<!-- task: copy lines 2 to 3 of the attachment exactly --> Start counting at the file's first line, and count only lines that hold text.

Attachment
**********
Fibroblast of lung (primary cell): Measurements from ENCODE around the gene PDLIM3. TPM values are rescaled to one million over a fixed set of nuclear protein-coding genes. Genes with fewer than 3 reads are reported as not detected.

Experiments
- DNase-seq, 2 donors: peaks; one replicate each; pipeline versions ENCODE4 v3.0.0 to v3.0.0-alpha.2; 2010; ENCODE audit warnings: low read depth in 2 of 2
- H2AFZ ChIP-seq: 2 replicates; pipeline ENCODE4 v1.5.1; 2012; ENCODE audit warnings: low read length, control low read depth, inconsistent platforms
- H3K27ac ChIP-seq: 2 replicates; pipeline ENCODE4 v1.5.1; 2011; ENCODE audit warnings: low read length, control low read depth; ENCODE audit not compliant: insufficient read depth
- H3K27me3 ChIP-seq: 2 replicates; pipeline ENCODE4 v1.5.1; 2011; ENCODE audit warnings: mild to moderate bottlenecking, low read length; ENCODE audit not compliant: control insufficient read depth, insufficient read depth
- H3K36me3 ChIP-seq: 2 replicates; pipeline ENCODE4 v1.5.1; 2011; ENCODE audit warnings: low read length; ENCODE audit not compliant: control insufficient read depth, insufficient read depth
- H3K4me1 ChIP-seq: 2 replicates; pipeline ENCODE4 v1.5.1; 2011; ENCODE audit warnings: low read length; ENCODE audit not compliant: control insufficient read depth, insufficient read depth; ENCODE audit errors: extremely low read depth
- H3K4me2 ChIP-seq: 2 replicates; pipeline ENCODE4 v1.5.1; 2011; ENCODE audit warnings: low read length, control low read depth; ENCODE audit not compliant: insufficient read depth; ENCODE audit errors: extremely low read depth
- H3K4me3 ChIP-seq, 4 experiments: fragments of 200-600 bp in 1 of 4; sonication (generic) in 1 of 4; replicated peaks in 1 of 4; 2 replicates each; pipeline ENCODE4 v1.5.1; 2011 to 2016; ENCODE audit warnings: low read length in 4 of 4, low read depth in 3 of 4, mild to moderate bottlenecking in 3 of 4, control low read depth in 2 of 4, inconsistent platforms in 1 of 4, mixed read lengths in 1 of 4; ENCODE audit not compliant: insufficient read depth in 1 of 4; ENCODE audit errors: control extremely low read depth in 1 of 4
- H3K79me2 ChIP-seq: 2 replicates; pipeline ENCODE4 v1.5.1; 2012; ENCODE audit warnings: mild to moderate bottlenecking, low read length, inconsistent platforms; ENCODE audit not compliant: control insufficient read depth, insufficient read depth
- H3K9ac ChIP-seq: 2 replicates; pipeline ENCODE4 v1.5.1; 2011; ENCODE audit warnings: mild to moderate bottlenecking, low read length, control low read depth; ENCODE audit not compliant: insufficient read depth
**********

Experiments
- DNase-seq, 2 donors: peaks; one replicate each; pipeline versions ENCODE4 v3.0.0 to v3.0.0-alpha.2; 2010; ENCODE audit warnings: low read depth in 2 of 2